One interesting thing to note is that GHC differs from Haskell 2010 with regards to catch. Haskell 2010 states that catch should catch all exceptions regardless of their type. Probably because those exceptions would all be IOErrors.

Catching Exceptions (w/ a Helper)

Below is another example of catching exceptions. This time a helper function with an explicit type signature is used to handle the exception. This allows us to avoid inline type annotations and the ScopedTypeVariables extension.

helper :: Int -> IO Int
helper x =
  catch (shortFuse x)
        handler
  where
    handler :: StupidException -> IO Int
    handler _ = return 0

Throwing Exceptions

Throwing exceptions is really easy, although you must be in the IO monad to do so. Haskell 2010 provides a set of functions for creating and raising exceptions.

Haskell 2010:

-- Create an exception.
userError :: String -> IOError

-- Raise an exception.
ioError :: IOError -> IO a

-- fail from the IO Monad is both.
fail = ioError . userError :: String -> IO a

Throwing Exceptions

GHC adds on to Haskell 2010 with functions like throwIO and throw. The throw function allows you to raise an exception in pure code and is considered to be a misfeature.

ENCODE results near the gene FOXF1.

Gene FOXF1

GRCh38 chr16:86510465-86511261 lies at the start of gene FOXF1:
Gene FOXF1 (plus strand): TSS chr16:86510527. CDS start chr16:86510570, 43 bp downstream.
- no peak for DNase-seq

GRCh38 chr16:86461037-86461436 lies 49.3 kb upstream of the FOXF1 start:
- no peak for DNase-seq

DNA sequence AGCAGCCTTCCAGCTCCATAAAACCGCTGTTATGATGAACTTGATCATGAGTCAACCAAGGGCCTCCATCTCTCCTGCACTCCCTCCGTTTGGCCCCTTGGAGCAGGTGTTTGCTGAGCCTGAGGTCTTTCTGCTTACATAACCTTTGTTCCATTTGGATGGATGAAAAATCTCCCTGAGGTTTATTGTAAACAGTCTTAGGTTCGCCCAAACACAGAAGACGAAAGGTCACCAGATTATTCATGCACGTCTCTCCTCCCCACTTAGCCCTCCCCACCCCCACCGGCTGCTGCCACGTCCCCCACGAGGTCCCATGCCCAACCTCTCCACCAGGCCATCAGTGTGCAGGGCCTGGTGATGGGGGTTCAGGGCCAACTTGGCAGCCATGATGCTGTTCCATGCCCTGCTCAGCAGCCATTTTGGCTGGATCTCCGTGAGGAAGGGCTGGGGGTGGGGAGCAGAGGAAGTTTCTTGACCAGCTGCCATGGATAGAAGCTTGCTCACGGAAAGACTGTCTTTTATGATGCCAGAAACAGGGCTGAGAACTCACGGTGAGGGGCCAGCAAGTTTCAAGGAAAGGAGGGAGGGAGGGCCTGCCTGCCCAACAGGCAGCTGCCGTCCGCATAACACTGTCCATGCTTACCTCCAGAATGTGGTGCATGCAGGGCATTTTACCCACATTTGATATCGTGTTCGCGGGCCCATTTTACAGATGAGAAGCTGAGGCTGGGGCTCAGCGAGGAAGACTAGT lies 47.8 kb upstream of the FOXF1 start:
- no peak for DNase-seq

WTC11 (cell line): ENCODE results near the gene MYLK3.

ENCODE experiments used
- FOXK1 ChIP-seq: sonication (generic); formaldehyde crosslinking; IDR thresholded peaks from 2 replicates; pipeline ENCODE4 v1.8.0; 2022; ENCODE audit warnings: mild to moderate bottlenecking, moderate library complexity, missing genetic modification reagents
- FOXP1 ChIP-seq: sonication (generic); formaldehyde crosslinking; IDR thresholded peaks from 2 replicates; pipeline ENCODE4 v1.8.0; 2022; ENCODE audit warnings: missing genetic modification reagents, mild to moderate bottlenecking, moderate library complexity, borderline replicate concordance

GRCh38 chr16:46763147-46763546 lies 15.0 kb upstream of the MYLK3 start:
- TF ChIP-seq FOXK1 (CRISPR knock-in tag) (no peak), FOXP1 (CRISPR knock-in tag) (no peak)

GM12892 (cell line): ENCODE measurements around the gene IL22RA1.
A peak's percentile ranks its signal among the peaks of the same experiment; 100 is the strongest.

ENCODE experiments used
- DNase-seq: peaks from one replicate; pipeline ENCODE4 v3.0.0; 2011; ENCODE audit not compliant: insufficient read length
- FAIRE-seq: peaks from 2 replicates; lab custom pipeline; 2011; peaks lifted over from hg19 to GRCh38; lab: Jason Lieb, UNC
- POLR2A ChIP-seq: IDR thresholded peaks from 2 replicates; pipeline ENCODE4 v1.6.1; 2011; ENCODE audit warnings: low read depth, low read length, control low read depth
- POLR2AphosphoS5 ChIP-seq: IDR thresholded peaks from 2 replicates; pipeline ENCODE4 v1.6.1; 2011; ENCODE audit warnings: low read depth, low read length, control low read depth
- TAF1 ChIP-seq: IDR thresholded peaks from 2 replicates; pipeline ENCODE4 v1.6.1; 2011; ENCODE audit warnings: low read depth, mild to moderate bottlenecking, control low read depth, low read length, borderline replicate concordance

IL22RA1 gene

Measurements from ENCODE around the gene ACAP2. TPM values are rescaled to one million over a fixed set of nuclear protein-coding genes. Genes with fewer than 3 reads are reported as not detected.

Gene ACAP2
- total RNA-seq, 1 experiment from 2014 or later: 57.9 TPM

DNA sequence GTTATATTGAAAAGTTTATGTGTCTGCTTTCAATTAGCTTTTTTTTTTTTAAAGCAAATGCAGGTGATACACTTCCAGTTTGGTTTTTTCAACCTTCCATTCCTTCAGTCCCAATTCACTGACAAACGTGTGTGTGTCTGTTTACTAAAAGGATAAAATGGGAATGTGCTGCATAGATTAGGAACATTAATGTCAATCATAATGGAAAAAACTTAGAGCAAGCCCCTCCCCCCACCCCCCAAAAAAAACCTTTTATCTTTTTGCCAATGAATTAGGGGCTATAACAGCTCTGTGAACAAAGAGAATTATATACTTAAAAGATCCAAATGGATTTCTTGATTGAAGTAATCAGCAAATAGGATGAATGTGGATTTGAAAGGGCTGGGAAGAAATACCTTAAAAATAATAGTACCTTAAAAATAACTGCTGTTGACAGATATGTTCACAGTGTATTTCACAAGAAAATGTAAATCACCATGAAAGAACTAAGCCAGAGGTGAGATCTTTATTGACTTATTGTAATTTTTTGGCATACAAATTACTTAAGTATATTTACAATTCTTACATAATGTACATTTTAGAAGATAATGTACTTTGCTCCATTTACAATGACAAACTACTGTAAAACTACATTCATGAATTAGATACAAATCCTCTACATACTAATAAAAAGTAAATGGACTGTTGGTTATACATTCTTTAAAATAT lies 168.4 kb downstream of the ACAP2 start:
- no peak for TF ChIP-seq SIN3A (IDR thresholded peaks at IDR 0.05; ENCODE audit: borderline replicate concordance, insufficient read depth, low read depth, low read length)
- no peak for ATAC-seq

GHC:

shortFuse :: Int -> IO Int
shortFuse x =
  if x > 0
    then return (x - 1)
    else throwIO StupidException

Throwing from Pure Code

As mentioned above, GHC adds a throw function that allows you to raise an exception from pure code. Unfortunately this makes it very difficult to catch.

naughtyFunction :: Int -> Int
naughtyFunction x =
  if x > 0
    then x - 1
    else throw StupidException

Catching Exceptions From throw

You need to ensure that values are evaluated because they might contain unevaluated exceptions.

In the example below you’ll notice the use of the “$!” operator. This forces evaluation to WHNF so exceptions don’t sneak out of the catch function as unevaluated thunks.

forced :: Int -> IO Int
forced x =
  catch (return $! naughtyFunction x)
        (\(_ex :: StupidException) -> return 0)

Creating Custom Exceptions

Any type can be used as an exception as long as it’s an instance of the Exception type class. Deriving from the Typeable class makes creating the Exception instance trivial. However, using Typeable means you need to enable the DeriveDataTypeable GHC extension.

You can also automatically derive the Show instance as with most other types, but creating one manually allows you to write a more descriptive message for the custom exception.

data StupidException = StupidException
  deriving (Typeable)

instance Show StupidException where
  show StupidException =
    "StupidException: you did something stupid"

instance Exception StupidException

Threads and Exceptions

Concurrency greatly complicates exception handling. The GHC runtime uses exceptions to send various signals to threads. You also need to be very careful with unevaluated thunks exiting from a thread when it terminates.

Additional problems created by concurrency: